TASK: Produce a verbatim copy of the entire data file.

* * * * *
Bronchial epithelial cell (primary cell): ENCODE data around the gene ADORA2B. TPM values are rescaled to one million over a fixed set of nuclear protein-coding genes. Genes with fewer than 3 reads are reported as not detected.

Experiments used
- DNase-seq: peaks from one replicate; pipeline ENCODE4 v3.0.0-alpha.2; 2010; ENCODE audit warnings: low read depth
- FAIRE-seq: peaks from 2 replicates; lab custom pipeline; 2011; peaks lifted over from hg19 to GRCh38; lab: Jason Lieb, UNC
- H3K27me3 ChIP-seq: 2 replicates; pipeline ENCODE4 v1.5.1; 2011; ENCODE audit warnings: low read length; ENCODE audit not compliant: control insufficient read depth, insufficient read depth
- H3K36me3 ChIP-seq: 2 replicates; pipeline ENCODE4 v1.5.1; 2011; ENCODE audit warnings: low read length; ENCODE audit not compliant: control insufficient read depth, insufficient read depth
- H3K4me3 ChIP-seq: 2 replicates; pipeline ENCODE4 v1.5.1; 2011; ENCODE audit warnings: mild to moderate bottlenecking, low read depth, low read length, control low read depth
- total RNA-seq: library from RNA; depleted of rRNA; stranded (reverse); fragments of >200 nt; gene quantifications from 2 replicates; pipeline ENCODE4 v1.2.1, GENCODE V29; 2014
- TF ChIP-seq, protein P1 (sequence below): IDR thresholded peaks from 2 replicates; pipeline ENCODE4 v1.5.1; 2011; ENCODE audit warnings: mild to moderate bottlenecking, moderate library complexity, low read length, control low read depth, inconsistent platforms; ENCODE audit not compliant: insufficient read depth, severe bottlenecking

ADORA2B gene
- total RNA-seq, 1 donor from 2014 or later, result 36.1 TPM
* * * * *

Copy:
Bronchial epithelial cell (primary cell): ENCODE data around the gene ADORA2B. TPM values are rescaled to one million over a fixed set of nuclear protein-coding genes. Genes with fewer than 3 reads are reported as not detected.

Experiments used
- DNase-seq: peaks from one replicate; pipeline ENCODE4 v3.0.0-alpha.2; 2010; ENCODE audit warnings: low read depth
- FAIRE-seq: peaks from 2 replicates; lab custom pipeline; 2011; peaks lifted over from hg19 to GRCh38; lab: Jason Lieb, UNC
- H3K27me3 ChIP-seq: 2 replicates; pipeline ENCODE4 v1.5.1; 2011; ENCODE audit warnings: low read length; ENCODE audit not compliant: control insufficient read depth, insufficient read depth
- H3K36me3 ChIP-seq: 2 replicates; pipeline ENCODE4 v1.5.1; 2011; ENCODE audit warnings: low read length; ENCODE audit not compliant: control insufficient read depth, insufficient read depth
- H3K4me3 ChIP-seq: 2 replicates; pipeline ENCODE4 v1.5.1; 2011; ENCODE audit warnings: mild to moderate bottlenecking, low read depth, low read length, control low read depth
- total RNA-seq: library from RNA; depleted of rRNA; stranded (reverse); fragments of >200 nt; gene quantifications from 2 replicates; pipeline ENCODE4 v1.2.1, GENCODE V29; 2014
- TF ChIP-seq, protein P1 (sequence below): IDR thresholded peaks from 2 replicates; pipeline ENCODE4 v1.5.1; 2011; ENCODE audit warnings: mild to moderate bottlenecking, moderate library complexity, low read length, control low read depth, inconsistent platforms; ENCODE audit not compliant: insufficient read depth, severe bottlenecking

ADORA2B gene
- total RNA-seq, 1 donor from 2014 or later, result 36.1 TPM